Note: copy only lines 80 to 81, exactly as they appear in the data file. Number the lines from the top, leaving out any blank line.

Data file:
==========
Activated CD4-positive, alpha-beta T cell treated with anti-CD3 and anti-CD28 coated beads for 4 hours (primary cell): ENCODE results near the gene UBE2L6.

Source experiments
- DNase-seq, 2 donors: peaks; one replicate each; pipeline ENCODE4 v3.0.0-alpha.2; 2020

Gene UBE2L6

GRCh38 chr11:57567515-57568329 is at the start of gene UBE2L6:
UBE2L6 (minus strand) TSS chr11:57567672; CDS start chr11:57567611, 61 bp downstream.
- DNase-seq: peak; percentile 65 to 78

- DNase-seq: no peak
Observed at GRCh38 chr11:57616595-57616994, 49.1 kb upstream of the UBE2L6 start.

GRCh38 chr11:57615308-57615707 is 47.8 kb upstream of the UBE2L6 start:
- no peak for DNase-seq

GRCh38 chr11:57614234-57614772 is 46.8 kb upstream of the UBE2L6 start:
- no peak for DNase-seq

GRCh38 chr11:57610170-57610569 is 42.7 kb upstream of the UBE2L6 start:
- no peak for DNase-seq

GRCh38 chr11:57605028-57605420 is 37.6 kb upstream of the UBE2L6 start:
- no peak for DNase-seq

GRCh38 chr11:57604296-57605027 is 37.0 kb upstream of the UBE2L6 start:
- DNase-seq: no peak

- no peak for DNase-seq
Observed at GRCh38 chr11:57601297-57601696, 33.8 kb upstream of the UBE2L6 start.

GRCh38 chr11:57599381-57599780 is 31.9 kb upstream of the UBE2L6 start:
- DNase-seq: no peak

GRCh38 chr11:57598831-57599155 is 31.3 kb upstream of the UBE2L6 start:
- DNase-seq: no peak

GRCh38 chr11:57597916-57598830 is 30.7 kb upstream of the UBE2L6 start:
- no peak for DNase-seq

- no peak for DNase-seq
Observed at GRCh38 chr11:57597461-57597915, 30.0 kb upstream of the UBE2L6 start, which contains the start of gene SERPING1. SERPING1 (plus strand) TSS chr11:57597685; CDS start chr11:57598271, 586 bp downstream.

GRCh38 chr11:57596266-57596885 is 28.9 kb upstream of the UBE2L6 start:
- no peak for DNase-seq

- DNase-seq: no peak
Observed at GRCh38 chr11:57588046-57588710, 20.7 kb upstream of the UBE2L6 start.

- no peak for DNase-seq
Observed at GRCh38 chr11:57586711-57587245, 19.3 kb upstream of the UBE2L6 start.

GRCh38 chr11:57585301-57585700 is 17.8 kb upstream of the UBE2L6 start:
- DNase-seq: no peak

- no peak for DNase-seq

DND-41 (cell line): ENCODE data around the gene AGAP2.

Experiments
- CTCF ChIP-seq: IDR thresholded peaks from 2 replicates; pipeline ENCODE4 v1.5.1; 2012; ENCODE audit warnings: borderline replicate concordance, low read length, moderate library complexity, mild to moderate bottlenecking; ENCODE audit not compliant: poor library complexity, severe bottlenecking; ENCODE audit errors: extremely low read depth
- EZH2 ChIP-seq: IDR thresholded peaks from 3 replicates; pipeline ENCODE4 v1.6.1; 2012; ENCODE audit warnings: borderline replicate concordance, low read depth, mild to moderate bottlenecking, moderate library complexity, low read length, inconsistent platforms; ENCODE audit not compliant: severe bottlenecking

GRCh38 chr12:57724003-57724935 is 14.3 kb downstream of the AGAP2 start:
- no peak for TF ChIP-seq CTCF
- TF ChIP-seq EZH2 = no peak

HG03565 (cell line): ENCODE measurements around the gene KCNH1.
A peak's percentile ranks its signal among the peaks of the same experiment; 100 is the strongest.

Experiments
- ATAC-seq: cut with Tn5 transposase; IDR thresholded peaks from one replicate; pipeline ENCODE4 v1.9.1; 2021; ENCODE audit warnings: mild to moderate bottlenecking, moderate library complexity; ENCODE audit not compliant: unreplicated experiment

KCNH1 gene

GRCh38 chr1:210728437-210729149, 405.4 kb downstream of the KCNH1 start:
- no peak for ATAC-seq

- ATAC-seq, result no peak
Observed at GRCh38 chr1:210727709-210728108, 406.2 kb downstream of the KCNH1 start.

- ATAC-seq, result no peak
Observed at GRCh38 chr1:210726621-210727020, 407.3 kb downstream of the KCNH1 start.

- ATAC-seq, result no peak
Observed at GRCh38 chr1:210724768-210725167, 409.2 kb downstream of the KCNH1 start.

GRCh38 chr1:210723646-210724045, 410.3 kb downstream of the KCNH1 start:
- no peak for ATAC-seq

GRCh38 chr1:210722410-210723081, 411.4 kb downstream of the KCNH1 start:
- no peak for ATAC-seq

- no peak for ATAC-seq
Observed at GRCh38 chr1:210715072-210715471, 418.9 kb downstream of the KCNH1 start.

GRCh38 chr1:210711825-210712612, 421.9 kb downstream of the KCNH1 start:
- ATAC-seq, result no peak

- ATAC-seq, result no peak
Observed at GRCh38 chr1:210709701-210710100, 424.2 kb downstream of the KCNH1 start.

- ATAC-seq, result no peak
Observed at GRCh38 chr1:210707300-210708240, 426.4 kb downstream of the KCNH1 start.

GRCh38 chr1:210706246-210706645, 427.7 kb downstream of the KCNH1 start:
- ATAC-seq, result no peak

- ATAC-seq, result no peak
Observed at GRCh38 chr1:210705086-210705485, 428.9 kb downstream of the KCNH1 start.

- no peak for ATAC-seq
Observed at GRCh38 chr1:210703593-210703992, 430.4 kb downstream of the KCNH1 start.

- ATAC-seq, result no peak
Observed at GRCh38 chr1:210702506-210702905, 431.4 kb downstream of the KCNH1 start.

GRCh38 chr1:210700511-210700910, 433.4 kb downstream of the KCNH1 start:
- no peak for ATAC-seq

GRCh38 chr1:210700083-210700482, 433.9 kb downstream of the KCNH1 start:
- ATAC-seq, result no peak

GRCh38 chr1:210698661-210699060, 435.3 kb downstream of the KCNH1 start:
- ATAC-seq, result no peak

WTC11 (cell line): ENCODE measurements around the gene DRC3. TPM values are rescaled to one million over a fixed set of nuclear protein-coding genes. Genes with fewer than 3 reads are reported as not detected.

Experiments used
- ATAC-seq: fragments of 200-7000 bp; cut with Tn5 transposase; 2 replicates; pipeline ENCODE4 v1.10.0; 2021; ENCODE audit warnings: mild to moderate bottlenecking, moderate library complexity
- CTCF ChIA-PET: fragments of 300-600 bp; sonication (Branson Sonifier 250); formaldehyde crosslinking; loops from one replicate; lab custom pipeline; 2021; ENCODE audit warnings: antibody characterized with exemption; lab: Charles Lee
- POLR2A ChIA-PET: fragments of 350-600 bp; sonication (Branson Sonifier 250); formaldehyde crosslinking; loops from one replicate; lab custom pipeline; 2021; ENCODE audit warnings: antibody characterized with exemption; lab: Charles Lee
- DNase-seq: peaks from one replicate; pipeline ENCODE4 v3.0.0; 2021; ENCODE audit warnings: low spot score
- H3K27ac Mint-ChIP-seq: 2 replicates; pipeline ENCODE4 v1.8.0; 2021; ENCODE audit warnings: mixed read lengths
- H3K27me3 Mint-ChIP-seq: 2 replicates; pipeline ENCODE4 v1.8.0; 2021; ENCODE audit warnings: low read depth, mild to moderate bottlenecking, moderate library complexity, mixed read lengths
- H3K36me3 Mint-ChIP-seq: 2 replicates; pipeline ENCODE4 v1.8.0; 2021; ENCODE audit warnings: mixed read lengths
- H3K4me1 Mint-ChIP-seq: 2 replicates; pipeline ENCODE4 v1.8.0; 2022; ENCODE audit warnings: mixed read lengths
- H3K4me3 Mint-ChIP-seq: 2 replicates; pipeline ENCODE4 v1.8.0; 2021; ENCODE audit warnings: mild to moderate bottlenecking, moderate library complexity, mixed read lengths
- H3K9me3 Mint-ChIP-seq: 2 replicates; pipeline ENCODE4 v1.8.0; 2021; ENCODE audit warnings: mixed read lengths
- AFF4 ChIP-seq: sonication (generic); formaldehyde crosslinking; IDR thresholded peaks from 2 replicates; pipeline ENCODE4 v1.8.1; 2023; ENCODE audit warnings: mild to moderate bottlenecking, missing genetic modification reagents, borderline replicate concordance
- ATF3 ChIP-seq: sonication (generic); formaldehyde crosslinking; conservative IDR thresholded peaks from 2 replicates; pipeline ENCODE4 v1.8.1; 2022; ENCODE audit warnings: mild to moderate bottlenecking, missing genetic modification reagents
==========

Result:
- no peak for ATAC-seq

GRCh38 chr1:210700083-210700482, 433.9 kb downstream of the KCNH1 start: